Deanna Bowen’s artistic practice concerns itself with overlooked histories of Black experience, often connected to her own family in Canada and the US. She makes use of a repertoire of artistic gestures to bring traces of a complex, deeply personal, and often violent past into public visibility. This billboard image forms part of A Harlem Nocturne, a solo exhibition presenting a terrain of research that Bowen undertook in Vancouver in 2017–18, recovered from civic documents, newspaper clippings, and numerous personal and organizational archives. In this work, Bowen traces a series of interconnected figures who formed an integral part of Vancouver’s Black entertainment community from the 1940s through the 1970s, including Choo Choo Williams, Bowen’s first cousin twice removed, who co-owned and danced at the Harlem Nocturne nightclub from its establishment in 1957 until its sale in 1968.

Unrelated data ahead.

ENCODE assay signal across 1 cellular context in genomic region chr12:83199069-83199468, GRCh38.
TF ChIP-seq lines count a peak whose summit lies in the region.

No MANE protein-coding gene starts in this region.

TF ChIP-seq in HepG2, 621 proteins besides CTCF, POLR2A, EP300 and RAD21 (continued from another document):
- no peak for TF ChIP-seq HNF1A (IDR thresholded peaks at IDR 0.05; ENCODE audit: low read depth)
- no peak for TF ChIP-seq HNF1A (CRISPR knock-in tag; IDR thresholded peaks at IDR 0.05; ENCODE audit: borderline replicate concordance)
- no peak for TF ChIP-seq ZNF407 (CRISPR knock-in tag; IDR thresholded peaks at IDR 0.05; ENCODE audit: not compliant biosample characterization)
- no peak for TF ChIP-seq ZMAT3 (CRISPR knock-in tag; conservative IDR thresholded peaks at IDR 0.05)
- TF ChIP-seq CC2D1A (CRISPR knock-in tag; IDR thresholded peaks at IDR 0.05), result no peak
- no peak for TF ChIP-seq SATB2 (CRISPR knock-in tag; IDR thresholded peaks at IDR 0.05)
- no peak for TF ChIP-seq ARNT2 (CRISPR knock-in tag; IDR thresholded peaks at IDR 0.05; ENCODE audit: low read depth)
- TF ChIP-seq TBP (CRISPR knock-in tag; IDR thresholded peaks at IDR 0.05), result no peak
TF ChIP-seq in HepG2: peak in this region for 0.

Throughout the exhibition at the Contemporary Art Gallery, as in this image, the tools Bowen uses to retrieve and view archival materials form an integral part of the work. These apparatuses are the only means through which information becomes visible and legible. To borrow the words of another artist, Hito Steyerl, “A document on its own—even if it provides perfect and irrefutable proof—doesn’t mean anything. If there is no one willing to back the claim, prosecute the deed, or simply pay attention, there is no point in its existence.”
Special thanks to Swan Dive bar, Toronto